By: Nancy Niessen
I thought I knew what Step 5 of Shanker Self-Reg was all about. As I delved into Step 5 more deeply in the Level 2 Facilitator Program, my understanding became fuzzy before becoming clear again. Step 5 is about restoring balance in all five of our domains: biological, emotion, cognitive, social, prosocial. Think about a five-prong teeter totter, a variation on something like this, but with five seats:
When one of my adult children heard about the visual I was looking for, they astutely pointed out to me that a teeter totter is about balance. With 5-seats it wouldn’t be balanced. Perfect! Balancing all five domains so that our tension is released and energy is restored is no easy feat! If we have worked on and understand the Steps before the fifth step, and in particular Step 4: Reflect, Develop Stress Awareness, Step 5 is easier. The fourth Step is not only about developing our awareness and understanding of what stress feels like, but understanding what calm feels like. When we know what calm feels like, we can better understand which activities help us to feel that way and which ones leave us feeling recharged and in that “ahhhh” state.
For example, I love the water. I love to be in it, whether it’s diving off a dock at a lake, swimming in Georgian Bay, playing in the waves, or doing laps in the pool near my home. Swimming is typically one of my restorative activities, as well as a great way to exercise. One day I decided it was time to bump up the number of lengths I was doing and kept increasing my laps by five at a time until I’d added on 25 more laps. But it was a struggle to do so, and I found that while I was happy with my accomplishment, I was also tired. My heart rate and my respiration were elevated and I was physically drained, feeling like I needed to replenish my energy. I did that by just floating and doing what I refer to as “being an otter”, or playing in the water. That was when I came to truly understand Step 5: if we have expended so much energy on an activity that our energy is depleted instead of being refilled, then what we were doing is not restorative. That might sound fairly straightforward, but sometimes we need to experience something to truly understand it. It was the floating and playing that were restorative for me that day, not the laps.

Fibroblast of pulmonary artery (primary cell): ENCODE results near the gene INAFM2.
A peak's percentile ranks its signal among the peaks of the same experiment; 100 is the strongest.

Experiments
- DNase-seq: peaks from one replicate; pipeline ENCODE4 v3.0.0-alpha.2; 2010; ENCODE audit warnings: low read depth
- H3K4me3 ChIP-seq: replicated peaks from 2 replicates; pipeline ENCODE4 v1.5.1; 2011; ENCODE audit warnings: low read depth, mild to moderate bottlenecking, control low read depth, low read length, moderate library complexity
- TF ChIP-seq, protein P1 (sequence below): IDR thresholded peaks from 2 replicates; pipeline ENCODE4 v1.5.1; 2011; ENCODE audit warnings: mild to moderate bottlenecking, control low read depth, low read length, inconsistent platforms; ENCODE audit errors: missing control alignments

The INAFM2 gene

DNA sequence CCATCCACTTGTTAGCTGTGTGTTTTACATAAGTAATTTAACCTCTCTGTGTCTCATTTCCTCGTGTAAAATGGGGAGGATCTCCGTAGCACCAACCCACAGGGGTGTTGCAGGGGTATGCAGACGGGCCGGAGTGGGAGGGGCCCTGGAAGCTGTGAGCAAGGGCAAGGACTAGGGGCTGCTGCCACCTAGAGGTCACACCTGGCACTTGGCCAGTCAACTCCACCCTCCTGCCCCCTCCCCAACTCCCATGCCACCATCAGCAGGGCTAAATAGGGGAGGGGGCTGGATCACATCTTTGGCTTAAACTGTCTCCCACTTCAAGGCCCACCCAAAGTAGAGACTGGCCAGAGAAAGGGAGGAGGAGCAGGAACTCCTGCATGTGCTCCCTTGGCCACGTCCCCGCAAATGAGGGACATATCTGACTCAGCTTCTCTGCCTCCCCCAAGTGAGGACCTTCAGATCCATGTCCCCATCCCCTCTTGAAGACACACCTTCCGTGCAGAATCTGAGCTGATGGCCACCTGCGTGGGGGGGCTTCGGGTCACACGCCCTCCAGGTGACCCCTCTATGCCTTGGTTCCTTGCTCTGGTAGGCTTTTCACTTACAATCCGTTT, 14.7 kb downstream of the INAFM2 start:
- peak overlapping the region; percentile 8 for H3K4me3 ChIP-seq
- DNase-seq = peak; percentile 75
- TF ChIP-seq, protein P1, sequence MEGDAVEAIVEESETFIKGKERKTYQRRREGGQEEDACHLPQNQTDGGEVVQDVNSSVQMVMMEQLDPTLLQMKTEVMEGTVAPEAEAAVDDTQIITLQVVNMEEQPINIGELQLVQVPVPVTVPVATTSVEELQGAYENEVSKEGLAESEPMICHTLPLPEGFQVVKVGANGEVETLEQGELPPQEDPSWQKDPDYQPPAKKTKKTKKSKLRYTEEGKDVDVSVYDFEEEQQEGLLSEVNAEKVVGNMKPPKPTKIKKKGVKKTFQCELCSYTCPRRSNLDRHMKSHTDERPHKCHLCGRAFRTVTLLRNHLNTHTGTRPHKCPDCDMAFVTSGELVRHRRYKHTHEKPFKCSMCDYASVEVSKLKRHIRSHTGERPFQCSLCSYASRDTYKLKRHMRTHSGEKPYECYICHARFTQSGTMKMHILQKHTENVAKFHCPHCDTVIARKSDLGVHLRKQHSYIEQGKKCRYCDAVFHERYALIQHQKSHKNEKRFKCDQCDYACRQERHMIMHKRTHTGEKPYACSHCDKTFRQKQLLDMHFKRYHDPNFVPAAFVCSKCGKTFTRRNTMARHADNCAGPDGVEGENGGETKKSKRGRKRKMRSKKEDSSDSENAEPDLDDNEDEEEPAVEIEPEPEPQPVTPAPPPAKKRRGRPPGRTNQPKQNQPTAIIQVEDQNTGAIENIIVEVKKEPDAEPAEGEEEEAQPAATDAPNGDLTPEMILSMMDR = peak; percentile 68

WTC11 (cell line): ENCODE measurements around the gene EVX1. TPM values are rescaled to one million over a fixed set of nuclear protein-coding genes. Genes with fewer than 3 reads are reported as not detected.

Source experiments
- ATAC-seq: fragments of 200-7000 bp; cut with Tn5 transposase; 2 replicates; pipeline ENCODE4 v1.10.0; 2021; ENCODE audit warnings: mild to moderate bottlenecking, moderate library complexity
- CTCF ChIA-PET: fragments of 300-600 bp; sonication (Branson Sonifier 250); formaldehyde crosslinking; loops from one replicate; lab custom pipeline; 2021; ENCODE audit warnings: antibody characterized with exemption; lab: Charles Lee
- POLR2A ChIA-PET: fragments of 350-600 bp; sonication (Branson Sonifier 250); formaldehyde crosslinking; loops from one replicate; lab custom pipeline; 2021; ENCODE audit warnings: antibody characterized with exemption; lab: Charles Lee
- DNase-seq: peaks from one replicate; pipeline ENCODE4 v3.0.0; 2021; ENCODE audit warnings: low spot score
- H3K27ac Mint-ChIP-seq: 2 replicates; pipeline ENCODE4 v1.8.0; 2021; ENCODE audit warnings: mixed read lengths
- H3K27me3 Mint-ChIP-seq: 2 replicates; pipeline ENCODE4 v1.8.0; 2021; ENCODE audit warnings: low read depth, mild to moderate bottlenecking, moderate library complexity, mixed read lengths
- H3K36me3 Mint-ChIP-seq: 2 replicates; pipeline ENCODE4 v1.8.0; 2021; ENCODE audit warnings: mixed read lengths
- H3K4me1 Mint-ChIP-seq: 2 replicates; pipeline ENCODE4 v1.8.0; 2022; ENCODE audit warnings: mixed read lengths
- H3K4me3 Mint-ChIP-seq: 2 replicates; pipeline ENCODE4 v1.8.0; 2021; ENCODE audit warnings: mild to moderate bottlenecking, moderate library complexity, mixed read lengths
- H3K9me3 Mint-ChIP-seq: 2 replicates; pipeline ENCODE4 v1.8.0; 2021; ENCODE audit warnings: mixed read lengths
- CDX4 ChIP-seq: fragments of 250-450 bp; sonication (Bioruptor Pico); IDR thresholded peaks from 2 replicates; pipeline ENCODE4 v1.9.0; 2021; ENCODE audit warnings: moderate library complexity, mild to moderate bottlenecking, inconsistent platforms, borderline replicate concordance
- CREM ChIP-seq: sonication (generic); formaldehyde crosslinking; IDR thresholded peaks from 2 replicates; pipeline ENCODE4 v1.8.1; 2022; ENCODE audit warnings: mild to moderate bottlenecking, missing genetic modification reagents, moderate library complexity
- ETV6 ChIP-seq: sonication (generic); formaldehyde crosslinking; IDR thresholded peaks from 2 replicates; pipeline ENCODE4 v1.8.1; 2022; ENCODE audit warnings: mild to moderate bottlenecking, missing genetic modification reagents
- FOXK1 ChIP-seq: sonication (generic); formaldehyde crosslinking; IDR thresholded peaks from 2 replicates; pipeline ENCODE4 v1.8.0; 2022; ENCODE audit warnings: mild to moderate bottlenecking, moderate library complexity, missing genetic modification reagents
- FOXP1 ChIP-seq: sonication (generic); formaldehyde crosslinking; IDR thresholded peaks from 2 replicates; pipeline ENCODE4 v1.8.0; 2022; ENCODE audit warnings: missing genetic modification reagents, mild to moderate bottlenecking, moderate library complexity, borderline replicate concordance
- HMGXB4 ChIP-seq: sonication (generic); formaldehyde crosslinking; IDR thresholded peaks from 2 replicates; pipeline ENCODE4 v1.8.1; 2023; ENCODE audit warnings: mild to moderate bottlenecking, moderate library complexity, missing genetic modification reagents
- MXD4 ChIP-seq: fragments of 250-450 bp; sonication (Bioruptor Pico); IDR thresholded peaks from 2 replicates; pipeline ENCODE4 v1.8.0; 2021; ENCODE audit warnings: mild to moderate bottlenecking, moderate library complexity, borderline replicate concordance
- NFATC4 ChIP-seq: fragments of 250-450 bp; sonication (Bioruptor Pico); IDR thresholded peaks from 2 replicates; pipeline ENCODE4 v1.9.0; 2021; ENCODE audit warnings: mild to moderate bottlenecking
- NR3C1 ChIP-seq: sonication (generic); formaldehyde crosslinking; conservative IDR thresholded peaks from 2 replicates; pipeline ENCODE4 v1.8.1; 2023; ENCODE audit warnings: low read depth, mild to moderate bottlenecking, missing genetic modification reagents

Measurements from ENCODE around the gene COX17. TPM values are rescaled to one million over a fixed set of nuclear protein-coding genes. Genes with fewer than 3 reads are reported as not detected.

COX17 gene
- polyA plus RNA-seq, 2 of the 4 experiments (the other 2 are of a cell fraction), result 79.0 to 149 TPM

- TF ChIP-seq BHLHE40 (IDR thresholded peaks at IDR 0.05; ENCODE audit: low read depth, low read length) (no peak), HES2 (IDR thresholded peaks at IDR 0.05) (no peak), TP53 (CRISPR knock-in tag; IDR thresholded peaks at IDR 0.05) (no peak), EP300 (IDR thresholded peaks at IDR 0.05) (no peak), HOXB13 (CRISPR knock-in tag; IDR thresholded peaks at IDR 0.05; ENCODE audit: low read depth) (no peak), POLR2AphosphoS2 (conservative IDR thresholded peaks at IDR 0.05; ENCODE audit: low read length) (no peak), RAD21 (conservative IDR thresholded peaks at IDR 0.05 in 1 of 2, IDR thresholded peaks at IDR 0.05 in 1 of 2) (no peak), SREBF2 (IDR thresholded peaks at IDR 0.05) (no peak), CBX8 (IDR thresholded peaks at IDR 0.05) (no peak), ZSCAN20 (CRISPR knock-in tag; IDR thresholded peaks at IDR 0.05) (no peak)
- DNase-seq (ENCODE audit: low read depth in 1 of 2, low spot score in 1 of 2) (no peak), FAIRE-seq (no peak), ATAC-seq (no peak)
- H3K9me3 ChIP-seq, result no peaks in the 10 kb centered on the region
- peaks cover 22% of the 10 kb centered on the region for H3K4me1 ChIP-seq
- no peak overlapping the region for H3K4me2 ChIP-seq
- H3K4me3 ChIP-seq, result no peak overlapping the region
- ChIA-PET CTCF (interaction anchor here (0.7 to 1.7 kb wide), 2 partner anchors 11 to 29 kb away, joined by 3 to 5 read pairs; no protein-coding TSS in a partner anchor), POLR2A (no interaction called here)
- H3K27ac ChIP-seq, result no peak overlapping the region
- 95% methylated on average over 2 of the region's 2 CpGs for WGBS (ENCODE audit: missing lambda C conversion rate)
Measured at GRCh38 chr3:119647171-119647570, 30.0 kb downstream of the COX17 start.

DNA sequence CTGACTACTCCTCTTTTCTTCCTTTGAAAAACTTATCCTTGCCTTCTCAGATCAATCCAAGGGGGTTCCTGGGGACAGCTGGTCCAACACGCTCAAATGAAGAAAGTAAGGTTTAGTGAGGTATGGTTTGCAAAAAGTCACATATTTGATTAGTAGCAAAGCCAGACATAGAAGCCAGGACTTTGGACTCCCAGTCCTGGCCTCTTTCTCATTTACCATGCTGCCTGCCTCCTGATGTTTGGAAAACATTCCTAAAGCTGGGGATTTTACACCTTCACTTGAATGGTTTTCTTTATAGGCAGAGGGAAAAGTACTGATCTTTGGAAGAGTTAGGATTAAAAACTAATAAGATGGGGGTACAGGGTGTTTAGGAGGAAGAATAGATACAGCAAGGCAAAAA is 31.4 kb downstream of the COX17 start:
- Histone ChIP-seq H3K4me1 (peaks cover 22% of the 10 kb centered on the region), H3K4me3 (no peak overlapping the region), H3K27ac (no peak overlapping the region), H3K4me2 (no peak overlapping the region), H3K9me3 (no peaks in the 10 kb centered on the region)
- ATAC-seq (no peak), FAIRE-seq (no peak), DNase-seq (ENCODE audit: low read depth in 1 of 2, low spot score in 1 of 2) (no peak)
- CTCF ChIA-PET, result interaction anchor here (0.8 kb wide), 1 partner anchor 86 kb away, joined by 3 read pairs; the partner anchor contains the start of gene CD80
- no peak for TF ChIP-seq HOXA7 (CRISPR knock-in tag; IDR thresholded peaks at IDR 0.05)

A restorative activity is one that leaves us relaxed and in what I think of as a Zen state. We are neither fixated on goals nor on doing or being more than we are in that moment when we are engaged in a restorative activity. Stuart Shanker talks about true restoration being its own reward. The point of restoring is not about going on to do anything else. It’s not about restoring so that we can achieve something else. The reward of Step 5 is the feeling of being balanced in all the domains and of having our energy replenished. That’s all there is to it. It sounds simple, but it’s pretty profound.